I’ve said this before and I’m about to say it again because it’s a point that needs to be emphasized: the people who survive the longest and are the happiest in Japan are those who find a balance between their Japanese home and their foreign identity. In other words, don’t try to become more Japanese than the Japanese themselves.

You don’t need to spend every waking moment here watching anime, obsessively learning kanji or practicing when you should and shouldn’t bow and to what degree! Yes, I have met people who are that uptight and who actually behave like that.

Make time to enjoy things you enjoyed back home. Play some video games. Perhaps do some home cooking. Follow your favorite sports team. Most big leagues and teams have their own overseas fan sites these days, which for a small fee usually allow you to watch all their games live. Believe me, when I’m feeling a bit down or depressed, switching on Celtic TV and watching my team demolish the former Rangers FC yet again, goes a long way to lightening my mood!

Of course, whatever sport you’re into, chances are there is a local team here in Japan looking for your support, too. I try to take in the Japan Professional Soccer, or J.League, games whenever I can. My local team is Nagano Parceiro, who currently play in the J3 (third tier) league. I also like to watch Jubilo Iwata if a live soccer game is being broadcast. My favorite Japanese player, Shunsuke Nakamura, previously played for Celtic and joined Jubilo last season.

The prefecture of Nagano (where I live) also, apparently, has a pretty good basketball team that plays in Japan’s professional basketball league, or B.League. I’ll have to check them out sometime.

I would say, if you can, try to set aside at least a few hours a week to do something fun that reminds you of home or was a part of your regular routine. Not only is this a good way to unwind, it also goes a long way to fighting off the dreaded “culture shock.”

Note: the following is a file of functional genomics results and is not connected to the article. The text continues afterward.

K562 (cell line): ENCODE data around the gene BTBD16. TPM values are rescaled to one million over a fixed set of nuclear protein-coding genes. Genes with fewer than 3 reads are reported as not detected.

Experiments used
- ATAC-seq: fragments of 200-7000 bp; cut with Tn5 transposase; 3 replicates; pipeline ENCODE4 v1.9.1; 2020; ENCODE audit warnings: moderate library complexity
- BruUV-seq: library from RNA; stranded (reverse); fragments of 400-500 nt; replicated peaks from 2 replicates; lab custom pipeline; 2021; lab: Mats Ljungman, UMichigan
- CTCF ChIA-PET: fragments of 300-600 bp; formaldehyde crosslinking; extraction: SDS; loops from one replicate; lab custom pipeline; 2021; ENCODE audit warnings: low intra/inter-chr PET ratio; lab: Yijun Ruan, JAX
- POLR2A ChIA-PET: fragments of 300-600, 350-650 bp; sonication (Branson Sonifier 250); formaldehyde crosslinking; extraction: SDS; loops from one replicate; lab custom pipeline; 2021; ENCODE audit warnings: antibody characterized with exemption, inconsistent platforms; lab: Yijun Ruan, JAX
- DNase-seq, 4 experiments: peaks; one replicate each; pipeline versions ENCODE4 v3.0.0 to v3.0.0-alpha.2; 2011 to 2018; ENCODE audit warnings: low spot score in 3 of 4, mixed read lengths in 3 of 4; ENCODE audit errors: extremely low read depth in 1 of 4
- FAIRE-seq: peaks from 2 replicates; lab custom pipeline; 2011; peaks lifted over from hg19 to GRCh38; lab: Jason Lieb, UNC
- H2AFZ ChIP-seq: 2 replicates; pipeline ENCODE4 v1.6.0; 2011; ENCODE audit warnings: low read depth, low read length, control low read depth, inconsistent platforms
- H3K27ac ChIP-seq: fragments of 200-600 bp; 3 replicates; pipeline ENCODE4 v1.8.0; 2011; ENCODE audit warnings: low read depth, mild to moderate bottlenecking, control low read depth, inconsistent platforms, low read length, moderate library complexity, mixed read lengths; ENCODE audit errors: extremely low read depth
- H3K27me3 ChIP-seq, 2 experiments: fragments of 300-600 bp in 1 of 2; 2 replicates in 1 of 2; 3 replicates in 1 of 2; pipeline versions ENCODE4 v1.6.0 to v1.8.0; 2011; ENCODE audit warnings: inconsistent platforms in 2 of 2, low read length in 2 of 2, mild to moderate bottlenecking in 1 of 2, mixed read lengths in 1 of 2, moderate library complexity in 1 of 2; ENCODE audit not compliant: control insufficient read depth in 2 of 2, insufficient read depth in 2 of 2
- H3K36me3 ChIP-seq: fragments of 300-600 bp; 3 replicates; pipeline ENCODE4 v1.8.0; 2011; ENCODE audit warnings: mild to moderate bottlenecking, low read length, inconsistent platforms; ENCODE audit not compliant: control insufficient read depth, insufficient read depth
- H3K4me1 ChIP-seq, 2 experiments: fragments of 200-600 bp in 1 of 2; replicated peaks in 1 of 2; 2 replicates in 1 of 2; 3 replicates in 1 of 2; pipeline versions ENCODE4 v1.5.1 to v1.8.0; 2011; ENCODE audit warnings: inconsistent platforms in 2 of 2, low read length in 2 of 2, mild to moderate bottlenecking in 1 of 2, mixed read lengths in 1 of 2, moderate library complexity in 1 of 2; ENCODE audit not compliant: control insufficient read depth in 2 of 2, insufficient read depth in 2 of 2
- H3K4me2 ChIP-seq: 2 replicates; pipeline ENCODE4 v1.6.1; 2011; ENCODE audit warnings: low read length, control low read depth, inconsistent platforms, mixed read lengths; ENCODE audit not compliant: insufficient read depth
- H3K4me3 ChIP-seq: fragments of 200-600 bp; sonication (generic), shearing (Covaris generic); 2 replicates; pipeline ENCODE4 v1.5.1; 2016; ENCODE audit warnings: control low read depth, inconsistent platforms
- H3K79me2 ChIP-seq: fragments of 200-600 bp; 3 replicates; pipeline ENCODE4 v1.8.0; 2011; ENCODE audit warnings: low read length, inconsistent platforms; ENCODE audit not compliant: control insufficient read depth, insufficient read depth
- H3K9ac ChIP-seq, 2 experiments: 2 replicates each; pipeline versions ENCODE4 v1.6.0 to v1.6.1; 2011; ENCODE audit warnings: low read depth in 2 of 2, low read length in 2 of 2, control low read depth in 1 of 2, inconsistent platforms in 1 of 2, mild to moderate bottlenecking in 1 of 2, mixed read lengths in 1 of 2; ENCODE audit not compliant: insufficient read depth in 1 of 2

… set aside at least a few hours a week to do something fun that reminds you of home.

4. Learn the lingo

It’s obvious, but you should try to devote some time — I would say at least three or four hours per week — to learning Japanese. A good command of basic Japanese makes all of my previously suggested activities far more easily attainable. Not only this, but I also regard it as a matter of basic courtesy.

When you’re in a foreign land, you should do as the locals do and speaking their language is a big part of that. Don’t overdo it though! You don’t want to become that guy who passes the JLPT N1 in a year or two but completely loses their social skills in the process!

I’m reminded of a friend of a friend I met a number of years ago. He spent the entire evening bragging that he had passed the N1 examination after less than a year of study and his main line for chatting up women seemed to be: “I know more kanji than you.” Suffice to say, he didn’t attract much interest.

So, by all means, work hard at Japanese, better yourself and get certified. But please, please don’t become “that guy”!

5. Meetups

I use the the website and official app for Meetup.com. It’s a community for people to create and manage all manner of events and activities taking place all over the world — even in your area right now!

Through the app, I was able to realize two objectives at the same time. I was able to enjoy hobbies such as futsal, martial arts and Japanese language exchange, but also, and perhaps more importantly, I met lots of really good friends and expanded my social network considerably. Meeting people of different backgrounds, but with whom you share common passions, doesn’t just make you feel less lonely — it expands your mind, too.

Of course, the more rural you are, the less choices there are but even the most remote places will have a few groups you can consider joining. Even if you don’t see anything you like, once you’re registered, you can also set up your own groups. Why not start a meetup about something you like that could interest your community?

The life of an ALT — especially one living away from the big cities — can sometimes be a little lonely. But that doesn’t mean it has to stay that way.

So, how about you? What tips do you have for making good use of your down time here in Japan. Leave a comment and let us know your thoughts!